There are patterns of behaviour that cause me bodily panic. At first I felt uncomfortable about this. It was socially awkward. What panics me is people whose words and actions manifestly don’t fit together. Historically, this has been a danger sign for me. Having taken the time to pin down why I panic, I realise that serious emotional dishonesty is not something to take lightly. People who make grandiose statements they do not mean are not emotionally safe for me to be around. I will be forever mislead, always having to second guess, never able to trust and that’s no kind of relationship. I eventually concluded that my body is right, and where I get those reactions in future, I will quietly step away.
Some of it is less rational. The sound of footsteps on the stair in the flat makes me edgy. Rather than ignoring this, I worked out it stems from a time when the sound of footsteps on the stair really was a thing to be edgy about. A warning of impending unsafety. These days it isn’t, so when I feel that fear I remind myself that things have changed, and my body calms. It is becoming less of an issue. Sometimes we hang onto triggers long after they are relevant, but its only by taking them seriously that we can find out what they mean and then gently unpick them.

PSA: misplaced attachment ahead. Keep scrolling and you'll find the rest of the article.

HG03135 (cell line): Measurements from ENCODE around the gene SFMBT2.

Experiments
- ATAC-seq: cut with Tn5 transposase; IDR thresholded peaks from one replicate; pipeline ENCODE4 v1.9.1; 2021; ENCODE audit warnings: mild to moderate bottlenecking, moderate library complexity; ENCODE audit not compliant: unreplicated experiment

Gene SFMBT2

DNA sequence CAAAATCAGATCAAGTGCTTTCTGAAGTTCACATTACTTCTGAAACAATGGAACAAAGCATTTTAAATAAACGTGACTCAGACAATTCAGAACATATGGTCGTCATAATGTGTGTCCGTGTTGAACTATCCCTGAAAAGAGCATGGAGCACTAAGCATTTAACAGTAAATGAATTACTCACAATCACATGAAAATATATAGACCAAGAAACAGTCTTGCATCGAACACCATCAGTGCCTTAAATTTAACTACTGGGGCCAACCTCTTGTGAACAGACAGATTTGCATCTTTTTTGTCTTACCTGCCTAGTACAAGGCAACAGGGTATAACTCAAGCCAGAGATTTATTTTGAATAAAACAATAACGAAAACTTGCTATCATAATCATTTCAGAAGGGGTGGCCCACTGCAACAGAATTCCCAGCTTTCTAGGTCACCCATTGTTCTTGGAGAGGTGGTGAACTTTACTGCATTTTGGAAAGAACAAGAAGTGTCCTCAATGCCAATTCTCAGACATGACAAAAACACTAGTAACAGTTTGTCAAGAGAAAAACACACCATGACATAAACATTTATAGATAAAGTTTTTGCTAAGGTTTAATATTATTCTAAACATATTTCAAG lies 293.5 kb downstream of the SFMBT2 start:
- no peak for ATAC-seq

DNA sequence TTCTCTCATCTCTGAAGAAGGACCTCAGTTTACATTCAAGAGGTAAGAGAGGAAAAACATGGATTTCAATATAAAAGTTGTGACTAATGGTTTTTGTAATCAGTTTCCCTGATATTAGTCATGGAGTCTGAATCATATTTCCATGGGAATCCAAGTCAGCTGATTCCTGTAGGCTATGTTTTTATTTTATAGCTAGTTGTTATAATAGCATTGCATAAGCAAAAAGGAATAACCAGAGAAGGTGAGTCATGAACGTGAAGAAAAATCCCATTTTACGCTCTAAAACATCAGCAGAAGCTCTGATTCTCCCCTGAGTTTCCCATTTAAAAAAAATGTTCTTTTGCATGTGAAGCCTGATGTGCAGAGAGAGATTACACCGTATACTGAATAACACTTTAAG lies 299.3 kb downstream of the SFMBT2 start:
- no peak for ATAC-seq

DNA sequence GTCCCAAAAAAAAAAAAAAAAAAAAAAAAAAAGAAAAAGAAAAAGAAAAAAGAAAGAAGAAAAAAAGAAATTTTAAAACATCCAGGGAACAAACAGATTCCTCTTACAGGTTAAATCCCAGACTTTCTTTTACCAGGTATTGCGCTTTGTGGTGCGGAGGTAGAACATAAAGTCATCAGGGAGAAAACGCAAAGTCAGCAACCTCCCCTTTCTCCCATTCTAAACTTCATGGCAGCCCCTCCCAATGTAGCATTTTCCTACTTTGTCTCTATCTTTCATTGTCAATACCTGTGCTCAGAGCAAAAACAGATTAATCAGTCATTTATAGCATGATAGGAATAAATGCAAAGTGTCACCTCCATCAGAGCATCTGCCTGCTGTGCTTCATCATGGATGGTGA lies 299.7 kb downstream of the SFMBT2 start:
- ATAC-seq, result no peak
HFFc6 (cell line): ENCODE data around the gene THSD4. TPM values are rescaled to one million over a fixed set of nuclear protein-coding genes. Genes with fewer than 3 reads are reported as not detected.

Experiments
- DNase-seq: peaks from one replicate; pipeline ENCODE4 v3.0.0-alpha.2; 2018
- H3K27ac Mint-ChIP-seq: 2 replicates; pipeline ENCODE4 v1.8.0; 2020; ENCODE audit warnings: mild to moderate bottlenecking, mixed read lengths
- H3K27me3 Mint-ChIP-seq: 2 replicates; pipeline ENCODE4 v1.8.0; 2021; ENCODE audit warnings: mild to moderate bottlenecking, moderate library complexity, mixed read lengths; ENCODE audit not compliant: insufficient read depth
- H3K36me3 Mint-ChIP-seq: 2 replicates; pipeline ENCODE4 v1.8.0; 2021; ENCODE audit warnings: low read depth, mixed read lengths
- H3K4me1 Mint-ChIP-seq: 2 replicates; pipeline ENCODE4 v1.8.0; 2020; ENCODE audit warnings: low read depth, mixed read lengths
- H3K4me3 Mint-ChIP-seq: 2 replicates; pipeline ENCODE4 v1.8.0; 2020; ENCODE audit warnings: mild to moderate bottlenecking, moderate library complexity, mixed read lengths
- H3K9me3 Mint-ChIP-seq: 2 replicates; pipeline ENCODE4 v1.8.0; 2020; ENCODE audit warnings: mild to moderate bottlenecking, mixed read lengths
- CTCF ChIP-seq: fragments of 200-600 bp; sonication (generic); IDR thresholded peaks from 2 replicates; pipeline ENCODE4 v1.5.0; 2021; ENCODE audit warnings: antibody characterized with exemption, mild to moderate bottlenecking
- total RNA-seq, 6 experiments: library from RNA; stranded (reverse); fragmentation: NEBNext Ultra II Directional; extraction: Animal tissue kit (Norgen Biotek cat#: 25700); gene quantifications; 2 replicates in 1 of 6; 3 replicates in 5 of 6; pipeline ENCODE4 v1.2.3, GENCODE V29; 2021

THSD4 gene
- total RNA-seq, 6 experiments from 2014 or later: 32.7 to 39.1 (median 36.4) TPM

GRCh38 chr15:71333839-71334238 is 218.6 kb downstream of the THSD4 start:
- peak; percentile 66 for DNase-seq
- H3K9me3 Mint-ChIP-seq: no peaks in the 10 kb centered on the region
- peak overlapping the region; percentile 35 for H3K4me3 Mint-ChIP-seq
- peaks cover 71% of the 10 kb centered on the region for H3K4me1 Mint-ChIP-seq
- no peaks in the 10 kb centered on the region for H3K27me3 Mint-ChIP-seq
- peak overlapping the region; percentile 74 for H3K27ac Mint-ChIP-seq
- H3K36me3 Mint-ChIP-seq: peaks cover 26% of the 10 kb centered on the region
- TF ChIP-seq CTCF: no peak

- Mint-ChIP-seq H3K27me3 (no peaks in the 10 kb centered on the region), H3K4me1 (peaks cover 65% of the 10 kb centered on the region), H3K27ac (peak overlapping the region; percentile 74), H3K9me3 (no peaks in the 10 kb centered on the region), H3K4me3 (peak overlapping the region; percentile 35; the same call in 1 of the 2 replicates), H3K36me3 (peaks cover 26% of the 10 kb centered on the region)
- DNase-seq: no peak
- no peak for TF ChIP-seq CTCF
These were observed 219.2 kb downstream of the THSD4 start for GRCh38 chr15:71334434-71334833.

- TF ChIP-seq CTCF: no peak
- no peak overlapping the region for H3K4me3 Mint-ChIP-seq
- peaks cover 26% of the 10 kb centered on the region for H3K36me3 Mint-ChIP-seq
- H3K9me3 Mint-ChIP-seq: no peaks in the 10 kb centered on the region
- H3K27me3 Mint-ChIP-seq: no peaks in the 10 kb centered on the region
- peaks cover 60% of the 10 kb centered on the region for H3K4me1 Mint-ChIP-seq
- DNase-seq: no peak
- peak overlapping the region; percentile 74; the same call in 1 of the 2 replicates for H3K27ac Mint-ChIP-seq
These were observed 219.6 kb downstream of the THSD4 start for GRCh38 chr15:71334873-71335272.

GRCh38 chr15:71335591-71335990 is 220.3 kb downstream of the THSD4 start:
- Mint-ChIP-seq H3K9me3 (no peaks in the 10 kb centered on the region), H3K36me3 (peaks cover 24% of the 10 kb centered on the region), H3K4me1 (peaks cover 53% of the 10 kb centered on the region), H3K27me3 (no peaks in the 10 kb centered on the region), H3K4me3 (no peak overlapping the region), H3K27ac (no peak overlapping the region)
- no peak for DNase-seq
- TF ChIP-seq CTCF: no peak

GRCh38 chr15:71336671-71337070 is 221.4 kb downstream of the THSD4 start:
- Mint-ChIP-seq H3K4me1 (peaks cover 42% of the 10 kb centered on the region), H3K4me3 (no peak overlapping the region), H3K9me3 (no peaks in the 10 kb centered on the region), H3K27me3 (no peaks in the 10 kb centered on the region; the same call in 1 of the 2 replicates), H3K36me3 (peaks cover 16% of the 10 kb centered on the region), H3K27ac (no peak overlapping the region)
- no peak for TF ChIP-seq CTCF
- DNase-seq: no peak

If we do not take ourselves, and our bodies seriously, we are easily manipulated. If we are not allowed to trust gut reactions, or to draw breath and figure out why we are uncomfortable, if we have to keep calm and carry on, we are vulnerable to mistreatment. Our bodies know things. Millions of years of evolution have shaped our fight and fight responses to help us stay alive. Those tap into office politics as readily as they do to possible tiger attacks. There is wisdom in our bodies, but only if we take it seriously, and listen to it.
8 Comments | tags: anxiety, bodies, depression, evolution, health, wisdom | posted in Nature